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Stoppered vessel - Ritual Vase

Ritual Vase

  • Object:

    Stoppered vessel

  • Date:

    18th century - 19th century (made)

  • Materials and Techniques:

    Ivory with silver-gilt, rock-crystal, turquoise and semi-precious stones.

  • Museum number:

    IM.95:1-1911

  • Gallery location:

    In Storage

Date

18th century - 19th century (made)

Materials and Techniques

Ivory with silver-gilt, rock-crystal, turquoise and semi-precious stones.

Historical context note

The flowering vase, or vase of plenty (purnakalasa), is a recurrin motif in Indian art, featuring widely in the Bharut reliefs of the 2nd century B.C. The purnakalasa contained the spiritual essence of life, the amrta, which was evoked in rituals concerned with the prolonging of life. In later Buddhisnm this vase was associated with Amitayus, the Buddha of Eternal Life. This vase has been adapted from a piece of imported Mughal ivory, probably originally part of an item of furniture. The use of semi-precious stones in the form of the rock-crystal stupa suggest a Nepalese craftsman working for a Tibetan patron.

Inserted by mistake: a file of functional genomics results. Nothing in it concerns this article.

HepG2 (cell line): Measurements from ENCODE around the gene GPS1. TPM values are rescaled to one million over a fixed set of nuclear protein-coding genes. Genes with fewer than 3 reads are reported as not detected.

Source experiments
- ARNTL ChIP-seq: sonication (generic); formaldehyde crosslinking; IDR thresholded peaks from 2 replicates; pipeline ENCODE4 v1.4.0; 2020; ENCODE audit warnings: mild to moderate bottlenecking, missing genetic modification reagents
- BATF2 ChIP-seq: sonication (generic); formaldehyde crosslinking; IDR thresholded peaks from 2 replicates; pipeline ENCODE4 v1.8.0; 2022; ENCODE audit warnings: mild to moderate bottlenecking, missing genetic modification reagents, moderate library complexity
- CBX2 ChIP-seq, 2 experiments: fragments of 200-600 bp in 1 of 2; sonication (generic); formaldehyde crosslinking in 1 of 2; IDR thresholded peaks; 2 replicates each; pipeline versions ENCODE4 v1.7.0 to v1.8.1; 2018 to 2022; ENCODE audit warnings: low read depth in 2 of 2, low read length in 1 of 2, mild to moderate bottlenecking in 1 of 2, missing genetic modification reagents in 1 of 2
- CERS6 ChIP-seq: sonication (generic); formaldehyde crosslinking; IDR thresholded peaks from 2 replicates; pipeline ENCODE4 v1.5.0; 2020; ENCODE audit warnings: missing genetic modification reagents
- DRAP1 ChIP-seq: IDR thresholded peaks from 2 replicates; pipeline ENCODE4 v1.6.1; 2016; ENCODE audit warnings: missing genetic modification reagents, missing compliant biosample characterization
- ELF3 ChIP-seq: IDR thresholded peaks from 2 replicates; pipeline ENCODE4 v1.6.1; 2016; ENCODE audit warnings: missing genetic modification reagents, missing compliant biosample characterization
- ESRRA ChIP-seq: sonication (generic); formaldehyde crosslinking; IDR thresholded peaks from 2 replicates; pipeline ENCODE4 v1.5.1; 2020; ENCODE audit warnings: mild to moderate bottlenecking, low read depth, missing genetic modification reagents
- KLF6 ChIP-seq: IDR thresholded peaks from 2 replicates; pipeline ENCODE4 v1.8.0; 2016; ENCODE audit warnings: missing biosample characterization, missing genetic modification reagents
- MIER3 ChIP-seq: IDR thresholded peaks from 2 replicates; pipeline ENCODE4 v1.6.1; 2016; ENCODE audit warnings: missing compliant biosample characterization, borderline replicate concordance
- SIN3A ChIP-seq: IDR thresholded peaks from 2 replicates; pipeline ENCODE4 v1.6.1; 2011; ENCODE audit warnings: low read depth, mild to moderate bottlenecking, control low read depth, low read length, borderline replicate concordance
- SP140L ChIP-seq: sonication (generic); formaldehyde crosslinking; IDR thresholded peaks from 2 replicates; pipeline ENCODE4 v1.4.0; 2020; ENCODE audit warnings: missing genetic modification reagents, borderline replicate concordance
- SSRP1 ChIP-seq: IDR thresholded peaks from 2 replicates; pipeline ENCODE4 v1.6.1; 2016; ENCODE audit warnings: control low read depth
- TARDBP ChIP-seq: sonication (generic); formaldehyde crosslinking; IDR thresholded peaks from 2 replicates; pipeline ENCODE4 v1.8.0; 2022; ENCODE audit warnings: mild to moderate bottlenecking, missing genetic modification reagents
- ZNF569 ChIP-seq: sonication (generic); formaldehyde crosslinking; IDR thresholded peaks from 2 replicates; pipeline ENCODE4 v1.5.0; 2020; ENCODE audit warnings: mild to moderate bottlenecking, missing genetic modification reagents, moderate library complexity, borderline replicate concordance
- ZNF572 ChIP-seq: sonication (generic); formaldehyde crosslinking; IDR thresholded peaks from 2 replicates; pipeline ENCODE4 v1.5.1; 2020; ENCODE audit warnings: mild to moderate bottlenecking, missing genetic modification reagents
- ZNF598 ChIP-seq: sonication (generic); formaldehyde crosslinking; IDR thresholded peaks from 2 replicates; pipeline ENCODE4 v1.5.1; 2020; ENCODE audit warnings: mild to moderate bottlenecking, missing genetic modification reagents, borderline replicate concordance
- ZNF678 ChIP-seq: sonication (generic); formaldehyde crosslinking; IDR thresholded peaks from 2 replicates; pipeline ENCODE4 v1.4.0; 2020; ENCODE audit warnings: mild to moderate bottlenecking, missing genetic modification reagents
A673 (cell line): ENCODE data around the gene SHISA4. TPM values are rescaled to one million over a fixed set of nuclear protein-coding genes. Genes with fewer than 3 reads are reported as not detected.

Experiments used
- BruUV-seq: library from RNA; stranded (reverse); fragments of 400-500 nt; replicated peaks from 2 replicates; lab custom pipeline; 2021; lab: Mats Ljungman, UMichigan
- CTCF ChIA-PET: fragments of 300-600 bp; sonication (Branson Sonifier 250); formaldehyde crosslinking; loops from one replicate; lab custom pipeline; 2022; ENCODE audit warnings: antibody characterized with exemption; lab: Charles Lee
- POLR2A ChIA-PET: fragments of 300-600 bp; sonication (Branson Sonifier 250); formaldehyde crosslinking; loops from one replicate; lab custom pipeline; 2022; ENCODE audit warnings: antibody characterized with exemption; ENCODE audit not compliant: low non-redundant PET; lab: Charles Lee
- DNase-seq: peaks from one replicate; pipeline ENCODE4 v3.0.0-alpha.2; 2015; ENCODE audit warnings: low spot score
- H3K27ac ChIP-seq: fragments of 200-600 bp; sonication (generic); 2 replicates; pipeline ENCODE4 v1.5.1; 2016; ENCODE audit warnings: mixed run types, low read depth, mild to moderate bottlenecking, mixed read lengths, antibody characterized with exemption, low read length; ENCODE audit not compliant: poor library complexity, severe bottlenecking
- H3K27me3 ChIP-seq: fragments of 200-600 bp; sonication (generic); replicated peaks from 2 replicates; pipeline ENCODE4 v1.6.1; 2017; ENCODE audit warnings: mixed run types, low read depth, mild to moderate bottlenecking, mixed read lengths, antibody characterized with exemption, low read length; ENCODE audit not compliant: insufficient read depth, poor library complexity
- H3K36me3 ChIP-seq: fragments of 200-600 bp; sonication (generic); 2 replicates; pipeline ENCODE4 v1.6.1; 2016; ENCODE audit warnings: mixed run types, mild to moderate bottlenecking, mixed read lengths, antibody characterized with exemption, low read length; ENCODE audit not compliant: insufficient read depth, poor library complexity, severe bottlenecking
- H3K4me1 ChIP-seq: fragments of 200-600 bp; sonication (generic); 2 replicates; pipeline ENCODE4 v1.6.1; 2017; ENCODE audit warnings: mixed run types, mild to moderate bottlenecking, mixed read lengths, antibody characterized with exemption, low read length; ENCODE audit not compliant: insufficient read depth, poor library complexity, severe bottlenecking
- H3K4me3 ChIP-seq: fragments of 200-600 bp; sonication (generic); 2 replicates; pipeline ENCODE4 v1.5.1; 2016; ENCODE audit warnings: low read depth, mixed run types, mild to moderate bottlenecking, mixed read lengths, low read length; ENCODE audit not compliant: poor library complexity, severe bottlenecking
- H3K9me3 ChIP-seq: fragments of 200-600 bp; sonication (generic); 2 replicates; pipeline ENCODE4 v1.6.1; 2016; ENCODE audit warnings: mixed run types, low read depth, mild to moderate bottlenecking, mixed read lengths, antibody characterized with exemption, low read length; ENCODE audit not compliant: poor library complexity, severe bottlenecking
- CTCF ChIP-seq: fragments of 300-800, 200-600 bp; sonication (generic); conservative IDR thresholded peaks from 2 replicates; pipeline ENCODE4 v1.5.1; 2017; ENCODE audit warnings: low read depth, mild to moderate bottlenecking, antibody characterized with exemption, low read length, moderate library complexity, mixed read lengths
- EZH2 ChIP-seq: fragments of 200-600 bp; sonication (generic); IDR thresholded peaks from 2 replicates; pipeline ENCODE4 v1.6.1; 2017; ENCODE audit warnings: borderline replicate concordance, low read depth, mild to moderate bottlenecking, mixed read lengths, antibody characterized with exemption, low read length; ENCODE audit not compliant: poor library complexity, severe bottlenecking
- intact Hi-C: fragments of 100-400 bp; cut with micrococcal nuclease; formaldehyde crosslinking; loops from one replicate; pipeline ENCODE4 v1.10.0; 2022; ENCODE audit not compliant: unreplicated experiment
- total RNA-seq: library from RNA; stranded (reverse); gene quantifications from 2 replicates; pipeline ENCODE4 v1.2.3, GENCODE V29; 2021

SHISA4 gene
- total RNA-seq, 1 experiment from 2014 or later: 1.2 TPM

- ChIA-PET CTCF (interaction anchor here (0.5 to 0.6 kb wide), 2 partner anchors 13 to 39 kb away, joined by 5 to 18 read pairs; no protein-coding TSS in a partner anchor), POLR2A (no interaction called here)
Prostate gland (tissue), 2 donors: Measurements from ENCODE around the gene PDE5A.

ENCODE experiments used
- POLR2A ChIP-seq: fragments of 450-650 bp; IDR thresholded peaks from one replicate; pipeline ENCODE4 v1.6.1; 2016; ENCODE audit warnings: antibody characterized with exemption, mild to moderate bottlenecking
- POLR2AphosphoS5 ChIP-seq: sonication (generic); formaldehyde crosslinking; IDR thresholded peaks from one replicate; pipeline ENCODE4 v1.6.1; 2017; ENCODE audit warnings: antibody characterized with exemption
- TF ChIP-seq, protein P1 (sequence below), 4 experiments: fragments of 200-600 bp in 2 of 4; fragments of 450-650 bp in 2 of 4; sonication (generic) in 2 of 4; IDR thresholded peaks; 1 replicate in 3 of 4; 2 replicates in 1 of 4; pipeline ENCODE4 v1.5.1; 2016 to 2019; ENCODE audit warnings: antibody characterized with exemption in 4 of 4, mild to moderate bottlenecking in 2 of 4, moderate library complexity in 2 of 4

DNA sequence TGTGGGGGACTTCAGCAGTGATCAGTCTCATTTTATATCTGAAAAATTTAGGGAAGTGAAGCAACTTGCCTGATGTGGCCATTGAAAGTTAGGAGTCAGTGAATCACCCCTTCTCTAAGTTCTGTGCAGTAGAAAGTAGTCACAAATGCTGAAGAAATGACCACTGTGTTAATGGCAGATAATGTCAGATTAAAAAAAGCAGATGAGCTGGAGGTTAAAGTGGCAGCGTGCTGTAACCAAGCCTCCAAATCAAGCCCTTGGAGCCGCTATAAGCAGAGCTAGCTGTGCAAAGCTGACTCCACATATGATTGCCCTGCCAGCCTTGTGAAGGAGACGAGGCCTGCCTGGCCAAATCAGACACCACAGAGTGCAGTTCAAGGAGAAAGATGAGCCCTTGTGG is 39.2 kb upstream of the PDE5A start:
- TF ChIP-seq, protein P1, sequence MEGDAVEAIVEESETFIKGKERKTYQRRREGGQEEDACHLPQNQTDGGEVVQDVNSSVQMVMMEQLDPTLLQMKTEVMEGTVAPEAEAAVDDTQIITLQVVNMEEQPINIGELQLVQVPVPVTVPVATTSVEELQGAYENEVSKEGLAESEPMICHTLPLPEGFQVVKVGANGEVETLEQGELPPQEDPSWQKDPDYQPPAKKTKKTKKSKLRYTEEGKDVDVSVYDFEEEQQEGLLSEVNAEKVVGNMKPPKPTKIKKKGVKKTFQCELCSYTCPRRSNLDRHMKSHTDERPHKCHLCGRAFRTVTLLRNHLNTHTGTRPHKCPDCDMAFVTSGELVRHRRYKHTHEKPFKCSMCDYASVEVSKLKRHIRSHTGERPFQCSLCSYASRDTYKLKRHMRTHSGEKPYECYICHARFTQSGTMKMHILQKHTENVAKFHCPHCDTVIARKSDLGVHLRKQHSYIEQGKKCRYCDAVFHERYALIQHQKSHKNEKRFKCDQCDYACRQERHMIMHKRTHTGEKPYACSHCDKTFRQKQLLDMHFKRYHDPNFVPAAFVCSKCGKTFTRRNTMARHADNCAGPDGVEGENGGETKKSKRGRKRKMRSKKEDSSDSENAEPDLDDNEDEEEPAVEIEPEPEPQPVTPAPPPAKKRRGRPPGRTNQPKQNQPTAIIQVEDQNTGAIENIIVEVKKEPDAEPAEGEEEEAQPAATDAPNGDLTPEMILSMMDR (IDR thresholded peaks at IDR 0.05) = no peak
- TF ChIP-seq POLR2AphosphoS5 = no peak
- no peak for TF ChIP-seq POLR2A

Descriptive line

Ivory with silver-gilt, rock-crystal, turqouise and semi-precious stones, India and Nepal, 18th-19th century

Bibliographic References (Citation, Note/Abstract, NAL no)

p. 87, cat. no. 38
Tibetan art / John Lowry. London: H. M. Stationery Office, 1973

Production Note

India and Nepal

Subjects depicted

Buddhism

Categories

IndScp_load; Buddhism; Religion

Collection

South & South East Asia Collection

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